Top blog articles
Irrespective of whether you have a budget above ground swimming pool or an expensive in-ground pool with all the bells and whistles, you cannot deny that having a swimming pool in your backyard is both a luxury and a joy.
However, just investing in a pool doesn’t mean it will take care of itself. With the luxury of pool ownership comes the responsibility of regular maintenance. Let your pool maintenance schedule slip, and you’re going to have to deal with algae buildup, unbalanced water pH levels, and among other things, a pool no one will want to hang out by.
Here is a checklist breaking down how to clean a pool that you ought to add to your essential weekly maintenance schedule.
Removing leaves and floating debris
This is something you ought to actually do on a daily basis. Clear out insects, leaves, and other floating debris from the surface of your pool using a telescopic pole attached to a leaf skimmer net. The reason this ought to be done regularly is that if the debris sinks to the bottom of the pool, it may stick to the bottom, becoming more difficult to remove and possibly even resulting in staining.
Read more: Best robotic pool cleaners
Cleaning pool walls
Over time, algae and other debris tend to accumulate and settle over surfaces such as your pool walls, floors as well as structures such as slides and stairs. If not cleaned regularly, this makes the pool looks extremely unkempt and uninviting.
To clean off these deposits, you will need to use a pool brush and scrub the walls and structures thoroughly. Be sure to brush the sediment towards the main drain, so that it can be easily vacuumed out.
Vacuuming the pool
Once you’re done brushing the walls and fixtures of the pool, a lot of debris will settle down at the bottom of the pool. The next step is to vacuum the pool.
The way an automatic pool vacuum works is that all you need to do is turn it on and set it in the water. The cleaner will automatically suck out all the sediments at the bottom.
There are three types of automatic pool vacuum cleaners that you could choose from, in case you haven’t already invested in one.
- Robotic vacuum cleaners work separately from your pool’s filtration system. These are the most energy-efficient of the three options.
- Pressure vacuum cleaners require a pressure line from your pool’s filtration system in order to be able to move and vacuum the pool floor. These models require a pool pump as well as an external booster pump in case your pump dries out.
- The most affordable of all three options is the suction vacuum cleaner. This cleaner either has a skimmer net or a dedicated suction port and uses the flow of the water from the filtration system to keep your pool debris free.
Cleaning the skimmer
Another cleaning activity that needs to be carried out every week, if not more times, is cleaning the skimmer. Keeping the skimmer free of the debris it cleans from the pool will allow it to operate with maximum efficiency.
The easiest way to do this is to check the skimmer every time you remove debris from the surface of the pool. Another tip to ensure the skimmer functions optimally is to ensure the water level is always less than halfway up the skimmer. If the levels are more than the halfway mark, the skimmer may not be able to effectively collect debris.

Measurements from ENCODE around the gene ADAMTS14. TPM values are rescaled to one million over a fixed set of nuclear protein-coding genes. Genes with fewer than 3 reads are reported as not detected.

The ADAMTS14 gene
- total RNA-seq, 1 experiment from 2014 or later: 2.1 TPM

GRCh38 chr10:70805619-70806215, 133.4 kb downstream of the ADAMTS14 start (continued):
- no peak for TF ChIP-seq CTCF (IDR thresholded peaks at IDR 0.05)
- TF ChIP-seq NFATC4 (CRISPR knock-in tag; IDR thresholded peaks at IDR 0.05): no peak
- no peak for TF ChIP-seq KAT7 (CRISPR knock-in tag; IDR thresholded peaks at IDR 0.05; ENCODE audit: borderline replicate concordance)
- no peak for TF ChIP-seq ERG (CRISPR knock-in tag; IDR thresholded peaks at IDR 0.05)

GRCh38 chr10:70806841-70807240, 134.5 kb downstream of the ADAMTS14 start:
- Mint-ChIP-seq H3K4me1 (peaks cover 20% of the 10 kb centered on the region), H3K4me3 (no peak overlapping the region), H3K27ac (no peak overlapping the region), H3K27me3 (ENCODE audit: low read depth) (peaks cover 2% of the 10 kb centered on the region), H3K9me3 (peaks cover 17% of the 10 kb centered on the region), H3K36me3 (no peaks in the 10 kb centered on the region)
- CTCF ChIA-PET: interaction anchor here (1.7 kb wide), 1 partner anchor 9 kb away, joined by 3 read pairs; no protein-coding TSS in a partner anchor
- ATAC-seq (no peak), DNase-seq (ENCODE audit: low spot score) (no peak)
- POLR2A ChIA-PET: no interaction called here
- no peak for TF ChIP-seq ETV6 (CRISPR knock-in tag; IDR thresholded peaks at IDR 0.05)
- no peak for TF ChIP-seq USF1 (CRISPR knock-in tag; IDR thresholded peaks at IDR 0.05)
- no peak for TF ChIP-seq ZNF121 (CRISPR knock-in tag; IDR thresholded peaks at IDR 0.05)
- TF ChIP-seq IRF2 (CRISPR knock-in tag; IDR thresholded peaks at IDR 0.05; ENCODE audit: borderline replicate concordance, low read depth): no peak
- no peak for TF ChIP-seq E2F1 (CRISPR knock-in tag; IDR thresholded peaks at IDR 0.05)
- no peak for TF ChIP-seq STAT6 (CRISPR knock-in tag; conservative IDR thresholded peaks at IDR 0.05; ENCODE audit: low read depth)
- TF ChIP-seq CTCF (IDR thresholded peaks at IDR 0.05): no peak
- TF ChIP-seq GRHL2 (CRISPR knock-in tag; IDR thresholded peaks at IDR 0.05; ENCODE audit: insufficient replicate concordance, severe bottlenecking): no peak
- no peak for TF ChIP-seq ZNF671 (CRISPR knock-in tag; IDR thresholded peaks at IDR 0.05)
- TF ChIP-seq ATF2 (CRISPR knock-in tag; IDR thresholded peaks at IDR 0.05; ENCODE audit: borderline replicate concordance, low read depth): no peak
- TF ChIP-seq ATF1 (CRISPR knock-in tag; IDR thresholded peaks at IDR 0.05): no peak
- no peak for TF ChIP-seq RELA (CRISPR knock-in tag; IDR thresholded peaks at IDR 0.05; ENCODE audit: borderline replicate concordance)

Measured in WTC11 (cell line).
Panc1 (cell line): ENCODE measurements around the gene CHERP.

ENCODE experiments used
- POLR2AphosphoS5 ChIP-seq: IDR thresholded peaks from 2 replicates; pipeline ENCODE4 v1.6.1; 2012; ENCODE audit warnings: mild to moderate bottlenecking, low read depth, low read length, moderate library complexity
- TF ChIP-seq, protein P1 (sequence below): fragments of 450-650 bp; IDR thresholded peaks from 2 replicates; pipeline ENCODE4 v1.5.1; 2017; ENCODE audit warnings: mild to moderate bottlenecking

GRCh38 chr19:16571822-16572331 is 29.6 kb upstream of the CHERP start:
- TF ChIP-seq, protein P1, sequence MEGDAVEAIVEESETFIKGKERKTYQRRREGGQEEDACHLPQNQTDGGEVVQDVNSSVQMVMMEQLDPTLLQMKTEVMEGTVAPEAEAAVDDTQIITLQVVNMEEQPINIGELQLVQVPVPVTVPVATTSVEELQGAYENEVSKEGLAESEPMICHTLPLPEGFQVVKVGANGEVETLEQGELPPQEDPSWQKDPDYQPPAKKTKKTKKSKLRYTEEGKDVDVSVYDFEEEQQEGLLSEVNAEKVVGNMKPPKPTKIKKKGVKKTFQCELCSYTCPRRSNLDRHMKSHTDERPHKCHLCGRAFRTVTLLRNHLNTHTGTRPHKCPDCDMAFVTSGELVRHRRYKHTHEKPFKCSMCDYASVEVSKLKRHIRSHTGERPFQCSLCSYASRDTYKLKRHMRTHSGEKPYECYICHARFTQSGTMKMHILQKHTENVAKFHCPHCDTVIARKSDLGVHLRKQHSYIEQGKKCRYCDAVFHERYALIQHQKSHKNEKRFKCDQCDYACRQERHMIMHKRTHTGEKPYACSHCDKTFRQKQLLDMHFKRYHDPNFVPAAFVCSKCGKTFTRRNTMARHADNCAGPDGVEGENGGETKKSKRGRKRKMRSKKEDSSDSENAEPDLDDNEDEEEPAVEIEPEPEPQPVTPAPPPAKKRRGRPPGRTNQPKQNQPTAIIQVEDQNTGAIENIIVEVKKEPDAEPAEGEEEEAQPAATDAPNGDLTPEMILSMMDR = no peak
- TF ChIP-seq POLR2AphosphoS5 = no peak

Apart from the skimmer, the drain, pump strainer, pump, and filter are the important components of your pool’s circulation system. All of these are important to ensure your pool water is filtered properly and that the chemicals used to maintain the pH levels work properly.
A simple way to make sure every aspect of the filtration system is in good working order is to run the pump for a duration of time every day without fail.
Read more: How to reduce water level in pools
Filter system maintenance
There are three popular kinds of filtration systems that swimming pools use: sand, cartridge, and vertical grid filtration systems. Irrespective of which one you have installed, the purpose of these systems is to keep debris and particulate matter from entering the pool water.
Check your pool’s filter at least once a week and clear out any dirt that may be stuck to it. If your pool is used extensively every day, then at least once a week, backwash the filter. Otherwise, backwash it every time the filter gauge reading shows 8-10 psi higher than normal.
Water testing and adding chemicals
There are a lot of methods you could test the pH level of the water in your pool, from using expensive testing kits to simple color-changing strips. Irrespective of what method you use, testing the water after you clean the pool is essential.
Ideally, the pH level in your swimming pool should be 7.2 or below. If you find the pH level to be higher, you will need to add a pH decreaser like muriatic acid (a gallon at a time) to bring the levels down.
Another test you will need to do is a CYA test to check free chlorine levels in your pool water. This level will help you decide how much chlorine you need to add when you shock your pool.
Your pool also needs regular shock treatment. No, that does not mean using electricity. It refers to adding a measured amount of chlorine to the pool water in order to deter the growth of algae, bacteria, and other organisms.
There will also be daily additions of sanitizers and chemicals in your pool water to control bacterial growth and keep it healthy.
Pro tips on how to clean a pool:
- Always follow the manufacturer’s instructions accurately while shocking your pool. Too much chlorine can be harmful to your health.
- Buying chlorine in bulk works out cheaper than buying small quantities repeatedly.